“There is only one resemblance you have to Mariah Carey and that is your hair. You have one of the worst voices I’ve ever heard truthfully. It is absolutely terrible you can’t sing.”
“If I were you, I’d phone up the War Department and volunteer your services because you just invented a new form of torture.”
“Are you taking singing lessons? Who is your teacher? Do you have a lawyer? Get a lawyer and sue her.”
Sigh. Anyone who watched “American Idol” in its early glory days will recall the explosive reactions when Simon Cowell would throw verbal napalm on delusional so-called singers who thought they were the second coming of Whitney Houston or Marvin Gaye. Randy Jackson would say “dawg” a lot and Paula Adbul would mumble some random words that added up to a “no.” But Cowell scathingly came through loud and clear.
A truly terrible singer could go on to become a household name . Remember William Hung and his dreadful version of Ricky Martin’s “She Bangs.” He became a mascot of sorts, coming back on the show for the finales, even.
But when Cowell left “Idol” after the 2010 season, he was replaced by Steven Tyler – who basically sang his hit Aerosmith song, “Dream On,” with any auditioner who was up to the task but rarely said a negative word that I can recall. Of the show’s final lineup of judges before it left Fox, only Harry Connick Jr. gave truly harsh assessments of talent, but instead of laughs, they often drew boos from the crowd.
It used to be it was those auditioned who cried on “American Idol” when the judges gave them the bad news that they couldn’t actually even nudge a right note. Now, it is the judges who weep over the heart-tugging back stories of the potential contestants, or fawn too hard over untested talents while petting their heads. They seem too eager show that, despite their own fame, they are just folk who eat In-and-Out burgers.
Yes, the world is a divisive place right now and it might be comforting to watch a reality singing show that rewards someone auditioning with a bag of potato chips before they even perform. Or tells them right after they finish their last note that they are already top-10 material. Or reward their waiting relatives with a hug from the one and only Lionel Richie.
But if I want to be warm and cozy, I could just buy a Snuggie from Amazon Prime (which somehow got a shout-out last week in a song lyric).
I can’t deny I was moved by the 19-year-old South Carolina factory worker known as “Kai the singer,” who has been in and out of homeless shelters throughout her life. But she muffed her first song before being allowed to settle down and sang a pleasant rendition of “My Girl,” changing it to an ode to “my music.” I could not tell if she had chops or not, but it seemed that the fact that judge Katy Perry, a daughter of preachers, connected to her because her church congregation also gifted her with her first guitar. That tie was seemingly as important as her ability to carry a tune.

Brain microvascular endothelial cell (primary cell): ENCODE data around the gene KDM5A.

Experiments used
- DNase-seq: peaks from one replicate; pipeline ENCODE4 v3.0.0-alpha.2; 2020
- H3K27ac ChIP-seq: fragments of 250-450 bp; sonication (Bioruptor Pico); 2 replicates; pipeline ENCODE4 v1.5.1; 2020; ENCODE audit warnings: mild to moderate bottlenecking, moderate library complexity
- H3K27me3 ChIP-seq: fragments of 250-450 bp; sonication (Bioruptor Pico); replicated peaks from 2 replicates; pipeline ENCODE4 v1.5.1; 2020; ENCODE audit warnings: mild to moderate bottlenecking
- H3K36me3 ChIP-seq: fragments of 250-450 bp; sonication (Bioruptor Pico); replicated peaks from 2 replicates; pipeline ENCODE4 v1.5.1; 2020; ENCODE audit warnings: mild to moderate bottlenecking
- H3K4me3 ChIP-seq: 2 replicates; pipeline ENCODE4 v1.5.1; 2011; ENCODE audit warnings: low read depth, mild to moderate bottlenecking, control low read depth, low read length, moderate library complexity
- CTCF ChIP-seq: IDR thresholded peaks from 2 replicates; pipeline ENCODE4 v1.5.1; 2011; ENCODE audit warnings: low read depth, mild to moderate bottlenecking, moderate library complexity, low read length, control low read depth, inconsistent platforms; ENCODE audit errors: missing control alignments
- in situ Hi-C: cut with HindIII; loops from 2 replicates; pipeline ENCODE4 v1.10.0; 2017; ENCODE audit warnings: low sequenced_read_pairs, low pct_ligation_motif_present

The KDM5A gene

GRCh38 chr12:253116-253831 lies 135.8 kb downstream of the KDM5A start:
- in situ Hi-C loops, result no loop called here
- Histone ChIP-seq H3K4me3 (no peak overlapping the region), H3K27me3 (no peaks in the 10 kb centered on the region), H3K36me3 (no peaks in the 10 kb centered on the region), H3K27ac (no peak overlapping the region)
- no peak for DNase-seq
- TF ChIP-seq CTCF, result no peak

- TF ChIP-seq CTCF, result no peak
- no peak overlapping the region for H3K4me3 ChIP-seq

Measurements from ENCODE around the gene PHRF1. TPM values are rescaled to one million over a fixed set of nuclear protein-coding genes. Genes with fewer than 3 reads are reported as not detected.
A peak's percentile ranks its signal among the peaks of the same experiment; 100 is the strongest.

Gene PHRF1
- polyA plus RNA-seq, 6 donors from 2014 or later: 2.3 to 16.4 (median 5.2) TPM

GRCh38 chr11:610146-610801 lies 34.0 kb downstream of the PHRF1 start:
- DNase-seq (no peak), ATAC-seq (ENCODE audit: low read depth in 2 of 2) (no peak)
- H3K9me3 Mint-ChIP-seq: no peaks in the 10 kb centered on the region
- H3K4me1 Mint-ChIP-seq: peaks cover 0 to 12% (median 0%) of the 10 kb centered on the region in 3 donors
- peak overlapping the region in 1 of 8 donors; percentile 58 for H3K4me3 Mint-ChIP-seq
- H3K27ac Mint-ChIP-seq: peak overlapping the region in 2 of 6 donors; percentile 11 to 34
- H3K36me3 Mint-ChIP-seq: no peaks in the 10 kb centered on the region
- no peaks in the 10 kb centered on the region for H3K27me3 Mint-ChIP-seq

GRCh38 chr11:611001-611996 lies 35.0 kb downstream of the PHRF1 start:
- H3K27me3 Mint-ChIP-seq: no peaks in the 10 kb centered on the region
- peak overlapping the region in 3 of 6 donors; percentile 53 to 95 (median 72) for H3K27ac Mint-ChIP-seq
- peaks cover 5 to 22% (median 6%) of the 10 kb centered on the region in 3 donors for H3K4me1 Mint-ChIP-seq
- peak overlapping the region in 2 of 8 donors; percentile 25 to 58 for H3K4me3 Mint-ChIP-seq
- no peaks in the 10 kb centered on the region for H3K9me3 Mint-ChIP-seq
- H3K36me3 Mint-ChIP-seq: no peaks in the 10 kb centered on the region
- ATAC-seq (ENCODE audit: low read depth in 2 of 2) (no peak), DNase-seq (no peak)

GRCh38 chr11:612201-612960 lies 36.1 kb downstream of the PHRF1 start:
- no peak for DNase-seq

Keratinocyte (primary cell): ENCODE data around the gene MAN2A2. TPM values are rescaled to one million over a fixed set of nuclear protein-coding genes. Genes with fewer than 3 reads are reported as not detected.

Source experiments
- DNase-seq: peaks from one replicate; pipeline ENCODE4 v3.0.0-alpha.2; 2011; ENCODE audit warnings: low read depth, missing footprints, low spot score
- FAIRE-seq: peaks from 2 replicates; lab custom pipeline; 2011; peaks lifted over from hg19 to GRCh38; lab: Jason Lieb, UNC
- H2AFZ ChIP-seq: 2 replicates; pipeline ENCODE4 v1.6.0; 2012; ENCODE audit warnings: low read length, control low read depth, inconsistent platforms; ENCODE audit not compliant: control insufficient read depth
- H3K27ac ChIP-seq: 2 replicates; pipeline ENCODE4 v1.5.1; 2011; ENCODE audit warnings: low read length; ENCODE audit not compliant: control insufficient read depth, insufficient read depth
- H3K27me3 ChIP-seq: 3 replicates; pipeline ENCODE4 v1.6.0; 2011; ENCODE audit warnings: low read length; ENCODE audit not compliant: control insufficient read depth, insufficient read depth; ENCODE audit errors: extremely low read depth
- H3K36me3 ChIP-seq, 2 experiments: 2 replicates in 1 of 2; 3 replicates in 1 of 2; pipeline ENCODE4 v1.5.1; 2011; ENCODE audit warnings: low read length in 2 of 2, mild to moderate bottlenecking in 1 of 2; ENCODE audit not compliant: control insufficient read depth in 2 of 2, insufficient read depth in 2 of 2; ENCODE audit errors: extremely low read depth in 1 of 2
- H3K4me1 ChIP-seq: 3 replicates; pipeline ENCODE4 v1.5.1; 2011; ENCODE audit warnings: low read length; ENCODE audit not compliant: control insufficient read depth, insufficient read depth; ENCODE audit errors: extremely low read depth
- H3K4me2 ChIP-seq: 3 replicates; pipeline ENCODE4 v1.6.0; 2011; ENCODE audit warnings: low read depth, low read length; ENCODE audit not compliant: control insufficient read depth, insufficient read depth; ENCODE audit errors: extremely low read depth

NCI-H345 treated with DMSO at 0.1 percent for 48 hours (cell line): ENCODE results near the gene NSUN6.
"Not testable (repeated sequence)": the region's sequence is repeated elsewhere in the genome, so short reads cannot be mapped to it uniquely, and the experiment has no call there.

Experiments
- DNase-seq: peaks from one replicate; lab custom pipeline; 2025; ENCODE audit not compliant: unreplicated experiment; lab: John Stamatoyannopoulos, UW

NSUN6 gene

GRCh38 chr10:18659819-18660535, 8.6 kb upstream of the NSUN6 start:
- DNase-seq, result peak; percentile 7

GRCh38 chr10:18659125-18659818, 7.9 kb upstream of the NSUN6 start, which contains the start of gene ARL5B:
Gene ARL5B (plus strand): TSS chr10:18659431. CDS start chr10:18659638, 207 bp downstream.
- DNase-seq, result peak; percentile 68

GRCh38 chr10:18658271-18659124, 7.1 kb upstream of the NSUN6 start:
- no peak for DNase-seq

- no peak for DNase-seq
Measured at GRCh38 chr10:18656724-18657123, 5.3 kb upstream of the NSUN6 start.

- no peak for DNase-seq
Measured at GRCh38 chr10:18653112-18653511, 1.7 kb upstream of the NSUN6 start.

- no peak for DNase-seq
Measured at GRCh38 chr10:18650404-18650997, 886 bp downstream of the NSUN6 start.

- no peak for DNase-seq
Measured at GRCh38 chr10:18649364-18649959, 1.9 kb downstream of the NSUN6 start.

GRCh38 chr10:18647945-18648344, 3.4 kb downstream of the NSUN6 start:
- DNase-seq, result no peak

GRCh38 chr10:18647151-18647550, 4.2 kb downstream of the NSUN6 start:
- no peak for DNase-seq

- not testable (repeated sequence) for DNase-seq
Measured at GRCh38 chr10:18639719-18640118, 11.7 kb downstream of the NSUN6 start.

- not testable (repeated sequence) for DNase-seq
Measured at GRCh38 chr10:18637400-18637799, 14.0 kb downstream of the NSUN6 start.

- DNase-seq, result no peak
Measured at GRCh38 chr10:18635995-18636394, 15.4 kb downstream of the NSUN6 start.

As for Myra Tran, 19, a petite Vietnamese belter, it takes some chutzpah to do “One Night Only,” what with its association with Jennifer Hudson and “Dreamgirls.” She did herself proud, that is true. But why, after only hearing her sing once, would Lionel feel compelled to inflate her confidence by saying, “You’re up there with the Kelly Clarksons of the world?” It is too soon, Mr. Richie. Too darn soon.
And on the second round of auditions last week, when they finally handed out several gentle “no’s,” these cuddly judges apparently already dubbed the final tryout on Wednesday’s show, Alejandro Aranda, 24, “a religious experience” and a “genius.” Basicially, he is already a front-runner. How do we know? Because his performance was declared “the greatest ‘American Idol’ audition ever” just in the promos.
But how exactly is this preparing anyone for the cold, often cruel world of show business? Everyone shouldn’t be handed a verbal trophy before we the people actually get to decide whether we would download one of their songs or pay to see them in concert. I remember last year how many of the contestants who faced a live TV audience for the first time were ill-prepared for what it takes to engage a crowd when you aren’t really famous yet. Deer in headlights came to mind.
Yes, I miss Cowell’s brutally honest remarks, a talent that he has put aside when being a judge on other talent shows. Some attribute it to his finally becoming a father for the first time in 2014.
It used to be “Idol” reveled in the godawful as much as it did in the God-blessed when it came to performers. Yes, we got to hear a guy from Buffalo – my hometown – who calls his musical genre “Mystic Death Trap Metal” and whose vocals sound as if Satan had bad indigestion. But these days, there are simply quick cuts of a parade of baddies gently getting the heave-ho. We hardly hear them warble at all.
Human back stories were always part of “Idol.” But, sometimes old-fashioned honesty is the best policy. Watch the video above and immerse yourself in nearly 10 minutes of classic Cowell critiques. And then take the poll below and tell us if you like nice “Idol” or nasty “Idol” more.